Have you Imported a Database of Thousands of Words on LingQ?

I was wondering if any of you have imported a database of thousands of words and their definitions on LingQ. Or even only thousands of words without definition of those classical: 1000 more frequent words, 2000 more frequent words, and so on.

What would be the point?

The idea is to quickly spot what kind of most frequent words in a specific language I have not encountered yet. For example due to not rotating enough different types of material.

By importing, for example, the most 5000 most frequent words, LingQ would immediately know the ones I have still to do.

Then I could use the strategy to step by step take a bunch of those and ask ChatGPT to create a story to import to LingQ, and use it to learn them in context.

Just an idea to speed up some process.

Does it make sense? What do you think? How would you do it?


@davideroccato Good post mate

I did this for 150 lessons in the Introduction to Finnish course. Every single spoken word I made notes like this for. I also regularly export my LingQs and maintain a private database for queries.

It was time consuming and painful, but I’m very glad that I now have a strong foothold into the language. On most days I read comprehensively upwards of 30k words/day just reading subtitles on videos.

Although it was beneficial to do the initial grind, I don’t think I would do it again for a 3rd language. It is much easier to mind-numbingly absorb the information while watching videos with paired subtitles and just make odd LingQs for phrases as required.

When I first started on LingQ (As an absolute language learning novice 1 1/2 yrs ago) I thought this was the system for me. How many words could there possibly be in a language? I would just learn them all.

I’m a data guy, it makes me happy to look at lists of information but I think if you spend too much time going through long lists of words, doing srs review, anki cards till you throw up etc. you will just have a bad time (unless you’re into that sort of thing)


@roosterburton this was very interesting, thanks for sharing. However, you did this at the beginning of your journey rather than I was thinking at doing this at the “end”. Which means when we are already advanced on the language and most of those words are already within our knowledge.

It would be a sort of way to filling the gaps we have, and be sure that we have covered at least the most frequents words in our target language.

Plus, with chatgpt, we don’t really have to drill those words with flashcards but we can have context with stories. That would make it a lot easier to digest them and “complete” the gaps.

Looking at your example, it came to my mind that actually the importing should be done as a normal course. Just a list of the most frequent words, eventually followed by the definition or a phrase in the same language. No other languages involved.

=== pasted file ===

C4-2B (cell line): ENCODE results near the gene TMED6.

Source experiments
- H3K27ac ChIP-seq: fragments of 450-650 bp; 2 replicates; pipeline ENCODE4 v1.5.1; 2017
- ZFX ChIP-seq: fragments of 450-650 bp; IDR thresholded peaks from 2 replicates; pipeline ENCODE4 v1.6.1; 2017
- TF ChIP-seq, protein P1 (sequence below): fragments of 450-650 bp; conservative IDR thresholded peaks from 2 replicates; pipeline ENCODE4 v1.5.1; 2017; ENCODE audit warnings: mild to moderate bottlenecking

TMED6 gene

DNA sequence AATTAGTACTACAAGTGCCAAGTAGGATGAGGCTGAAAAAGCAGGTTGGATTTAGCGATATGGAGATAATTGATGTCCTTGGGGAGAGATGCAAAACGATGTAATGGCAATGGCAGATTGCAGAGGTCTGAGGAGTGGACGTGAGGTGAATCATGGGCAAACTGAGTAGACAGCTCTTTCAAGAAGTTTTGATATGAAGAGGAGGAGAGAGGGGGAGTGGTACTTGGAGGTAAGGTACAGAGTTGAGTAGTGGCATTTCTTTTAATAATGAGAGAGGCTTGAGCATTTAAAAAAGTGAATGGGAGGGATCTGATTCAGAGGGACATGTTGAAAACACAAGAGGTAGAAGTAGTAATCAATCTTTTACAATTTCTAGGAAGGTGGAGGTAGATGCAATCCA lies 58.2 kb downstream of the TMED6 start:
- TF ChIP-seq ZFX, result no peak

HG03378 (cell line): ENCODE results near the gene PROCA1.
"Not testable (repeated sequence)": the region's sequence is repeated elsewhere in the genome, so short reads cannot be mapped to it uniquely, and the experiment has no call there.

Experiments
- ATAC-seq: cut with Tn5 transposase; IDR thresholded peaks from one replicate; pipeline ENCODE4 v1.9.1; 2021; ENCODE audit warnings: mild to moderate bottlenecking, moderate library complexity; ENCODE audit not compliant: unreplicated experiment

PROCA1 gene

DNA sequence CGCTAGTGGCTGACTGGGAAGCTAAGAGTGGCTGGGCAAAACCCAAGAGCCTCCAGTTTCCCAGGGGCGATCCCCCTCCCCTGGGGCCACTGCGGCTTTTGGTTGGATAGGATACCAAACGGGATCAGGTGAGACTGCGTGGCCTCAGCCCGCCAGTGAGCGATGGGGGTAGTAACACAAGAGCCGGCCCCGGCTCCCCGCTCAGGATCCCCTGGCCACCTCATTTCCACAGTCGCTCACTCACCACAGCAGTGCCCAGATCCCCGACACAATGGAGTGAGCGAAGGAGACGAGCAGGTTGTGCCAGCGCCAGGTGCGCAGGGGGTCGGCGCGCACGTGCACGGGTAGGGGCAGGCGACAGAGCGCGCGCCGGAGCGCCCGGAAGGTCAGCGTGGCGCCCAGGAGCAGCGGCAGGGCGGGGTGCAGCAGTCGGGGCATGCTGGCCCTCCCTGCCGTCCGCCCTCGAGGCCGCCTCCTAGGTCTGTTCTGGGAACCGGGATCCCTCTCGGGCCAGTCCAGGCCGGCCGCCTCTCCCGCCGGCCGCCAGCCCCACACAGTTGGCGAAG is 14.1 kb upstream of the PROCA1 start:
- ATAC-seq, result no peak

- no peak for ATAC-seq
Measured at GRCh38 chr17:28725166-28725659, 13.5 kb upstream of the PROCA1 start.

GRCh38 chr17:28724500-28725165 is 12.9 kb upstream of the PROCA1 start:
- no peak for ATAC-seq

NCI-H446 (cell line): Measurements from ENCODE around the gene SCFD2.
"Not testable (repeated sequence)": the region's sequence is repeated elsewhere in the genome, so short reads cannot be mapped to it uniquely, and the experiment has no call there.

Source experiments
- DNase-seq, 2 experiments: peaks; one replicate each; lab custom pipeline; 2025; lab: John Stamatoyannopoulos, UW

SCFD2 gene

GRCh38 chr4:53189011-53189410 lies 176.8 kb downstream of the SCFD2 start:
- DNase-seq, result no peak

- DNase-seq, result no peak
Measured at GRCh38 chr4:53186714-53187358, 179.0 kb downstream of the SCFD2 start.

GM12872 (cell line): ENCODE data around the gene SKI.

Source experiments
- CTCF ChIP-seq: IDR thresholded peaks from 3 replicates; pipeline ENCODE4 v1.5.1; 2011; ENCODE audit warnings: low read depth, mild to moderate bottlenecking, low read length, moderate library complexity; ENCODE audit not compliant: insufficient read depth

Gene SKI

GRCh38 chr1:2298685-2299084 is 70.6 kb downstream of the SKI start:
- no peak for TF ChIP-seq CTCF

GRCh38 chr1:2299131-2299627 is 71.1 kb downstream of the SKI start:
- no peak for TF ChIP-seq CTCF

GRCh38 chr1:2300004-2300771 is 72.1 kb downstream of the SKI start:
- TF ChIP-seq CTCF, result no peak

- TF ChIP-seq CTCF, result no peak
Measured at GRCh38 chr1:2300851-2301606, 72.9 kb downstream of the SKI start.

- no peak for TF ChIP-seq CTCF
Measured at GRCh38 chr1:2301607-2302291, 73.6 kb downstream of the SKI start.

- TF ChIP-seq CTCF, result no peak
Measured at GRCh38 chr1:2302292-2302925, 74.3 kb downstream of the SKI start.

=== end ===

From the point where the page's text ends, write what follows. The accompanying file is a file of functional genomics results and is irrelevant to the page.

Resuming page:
In this way, LingQ would immediately gave us all the missing words in blue, and we can use them to build our stories.

If you think about it, all this could be automated already inside LingQ for each language and each user.

I’ve done this for my languages just to gauge how my known words compare to the top 50k or so most common words. Every few weeks I’ll see how many of those words become known and I can see how many I don’t know or haven’t even encountered. As a point of reference, for French I’ve read 1.2M words and have 24.2k known words on Lingq. Of the top 50k most used words, I know 15.5k, lingq’d 6.1k, and haven’t even encountered 26k.

Of all those numbers, I think the most surprising one is the 26k that I haven’t come across yet even after reading 1.2M words. I’m sure if I opened that 50k common words list and “read” through it, I would probably know a lot of those words, but it’s kind of cool to see how long it takes to discover them in the wild.

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@aronald Wow, that’s a good test. The problem is that if we are not forcing ourselves to do that job, at some point we have the tendency to stay with the topics we like the most. In one way is a good thing because we enjoy the language, and actually use if for what we like, but on the other end we are missing a lot on increasing our average day-to-day comprehension on a bit everything.

Yes, I did this for Korean (the import vocab part, not the ChatGPT since I have no idea how/what/where to do that.)

I do mostly stick to things I’m likely to encounter in my actual usage of the language. My goal isn’t to learn the entire language, but just to be able to understand (and possibly speak to) current acquaintances regarding topics of mutual interest.

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